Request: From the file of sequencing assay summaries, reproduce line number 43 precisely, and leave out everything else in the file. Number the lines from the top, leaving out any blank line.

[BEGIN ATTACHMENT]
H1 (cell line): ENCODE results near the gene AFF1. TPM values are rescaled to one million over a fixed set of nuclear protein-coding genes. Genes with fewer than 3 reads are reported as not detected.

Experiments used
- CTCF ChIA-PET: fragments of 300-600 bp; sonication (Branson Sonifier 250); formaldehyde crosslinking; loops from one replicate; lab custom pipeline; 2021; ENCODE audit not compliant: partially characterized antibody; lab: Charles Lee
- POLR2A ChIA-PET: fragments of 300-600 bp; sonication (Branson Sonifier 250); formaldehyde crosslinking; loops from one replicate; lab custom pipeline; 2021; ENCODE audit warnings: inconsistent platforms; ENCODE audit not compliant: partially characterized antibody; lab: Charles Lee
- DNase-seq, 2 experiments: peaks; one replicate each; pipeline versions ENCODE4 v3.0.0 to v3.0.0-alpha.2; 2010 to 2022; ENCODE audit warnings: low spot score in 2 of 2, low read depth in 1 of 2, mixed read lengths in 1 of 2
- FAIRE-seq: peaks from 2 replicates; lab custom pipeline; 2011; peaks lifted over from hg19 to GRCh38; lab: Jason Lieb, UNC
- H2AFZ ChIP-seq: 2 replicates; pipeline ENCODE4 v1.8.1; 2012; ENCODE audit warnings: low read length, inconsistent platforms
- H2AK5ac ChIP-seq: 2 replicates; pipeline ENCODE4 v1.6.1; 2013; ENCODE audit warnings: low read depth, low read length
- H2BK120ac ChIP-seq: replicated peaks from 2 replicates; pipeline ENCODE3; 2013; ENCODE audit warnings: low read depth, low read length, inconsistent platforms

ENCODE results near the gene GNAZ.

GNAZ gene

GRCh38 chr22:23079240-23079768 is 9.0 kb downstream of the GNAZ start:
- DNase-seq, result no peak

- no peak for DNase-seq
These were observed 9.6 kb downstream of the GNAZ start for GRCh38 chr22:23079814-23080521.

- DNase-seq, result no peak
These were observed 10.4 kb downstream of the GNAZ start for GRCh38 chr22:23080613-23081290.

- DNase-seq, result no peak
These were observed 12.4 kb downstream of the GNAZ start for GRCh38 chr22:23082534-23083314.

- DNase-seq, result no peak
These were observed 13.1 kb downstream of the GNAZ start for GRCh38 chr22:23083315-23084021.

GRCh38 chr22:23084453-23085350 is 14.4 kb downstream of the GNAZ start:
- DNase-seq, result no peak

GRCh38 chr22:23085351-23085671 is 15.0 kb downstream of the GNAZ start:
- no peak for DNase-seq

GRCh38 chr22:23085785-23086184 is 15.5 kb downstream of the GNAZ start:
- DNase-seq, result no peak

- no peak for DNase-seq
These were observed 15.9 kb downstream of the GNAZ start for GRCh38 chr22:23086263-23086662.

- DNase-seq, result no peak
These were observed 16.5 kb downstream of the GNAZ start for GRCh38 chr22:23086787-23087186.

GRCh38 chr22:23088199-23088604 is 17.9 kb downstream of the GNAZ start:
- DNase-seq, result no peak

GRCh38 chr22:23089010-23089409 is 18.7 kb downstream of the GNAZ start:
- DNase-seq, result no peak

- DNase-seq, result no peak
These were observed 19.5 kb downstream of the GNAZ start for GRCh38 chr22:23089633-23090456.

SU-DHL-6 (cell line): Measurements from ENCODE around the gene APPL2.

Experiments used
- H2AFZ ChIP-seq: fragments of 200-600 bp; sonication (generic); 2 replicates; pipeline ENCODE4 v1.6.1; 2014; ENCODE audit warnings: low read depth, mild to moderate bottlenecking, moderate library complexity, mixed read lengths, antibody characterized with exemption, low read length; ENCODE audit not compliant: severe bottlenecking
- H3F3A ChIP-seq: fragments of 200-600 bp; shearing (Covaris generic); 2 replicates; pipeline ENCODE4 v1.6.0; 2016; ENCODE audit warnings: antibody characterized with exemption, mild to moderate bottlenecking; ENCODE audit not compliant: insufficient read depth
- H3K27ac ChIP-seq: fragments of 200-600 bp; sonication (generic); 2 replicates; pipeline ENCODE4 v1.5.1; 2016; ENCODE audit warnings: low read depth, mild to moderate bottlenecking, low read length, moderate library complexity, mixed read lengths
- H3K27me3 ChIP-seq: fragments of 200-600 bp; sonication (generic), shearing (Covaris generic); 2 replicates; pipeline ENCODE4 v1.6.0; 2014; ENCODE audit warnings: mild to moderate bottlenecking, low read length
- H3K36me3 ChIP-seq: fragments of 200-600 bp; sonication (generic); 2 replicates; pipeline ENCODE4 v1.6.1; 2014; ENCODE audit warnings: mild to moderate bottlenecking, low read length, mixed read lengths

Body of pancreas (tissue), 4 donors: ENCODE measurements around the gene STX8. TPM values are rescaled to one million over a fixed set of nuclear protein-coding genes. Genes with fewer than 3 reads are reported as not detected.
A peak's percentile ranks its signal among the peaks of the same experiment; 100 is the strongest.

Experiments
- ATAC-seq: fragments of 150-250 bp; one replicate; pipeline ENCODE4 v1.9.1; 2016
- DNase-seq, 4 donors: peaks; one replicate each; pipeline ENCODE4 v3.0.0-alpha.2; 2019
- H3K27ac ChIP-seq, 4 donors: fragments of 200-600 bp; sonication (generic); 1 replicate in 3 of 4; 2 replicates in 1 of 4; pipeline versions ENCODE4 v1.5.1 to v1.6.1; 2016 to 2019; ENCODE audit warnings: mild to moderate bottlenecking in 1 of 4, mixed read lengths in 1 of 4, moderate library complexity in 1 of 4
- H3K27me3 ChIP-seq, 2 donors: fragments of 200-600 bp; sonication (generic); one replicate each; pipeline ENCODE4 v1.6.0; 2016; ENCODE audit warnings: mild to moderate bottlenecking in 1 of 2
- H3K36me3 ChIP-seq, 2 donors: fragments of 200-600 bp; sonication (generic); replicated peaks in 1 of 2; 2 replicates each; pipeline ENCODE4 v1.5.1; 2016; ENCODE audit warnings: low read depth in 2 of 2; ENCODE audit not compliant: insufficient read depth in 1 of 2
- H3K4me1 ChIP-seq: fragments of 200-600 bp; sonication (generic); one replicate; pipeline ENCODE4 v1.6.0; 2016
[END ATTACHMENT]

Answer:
- H3K27me3 ChIP-seq: fragments of 200-600 bp; sonication (generic), shearing (Covaris generic); 2 replicates; pipeline ENCODE4 v1.6.0; 2014; ENCODE audit warnings: mild to moderate bottlenecking, low read length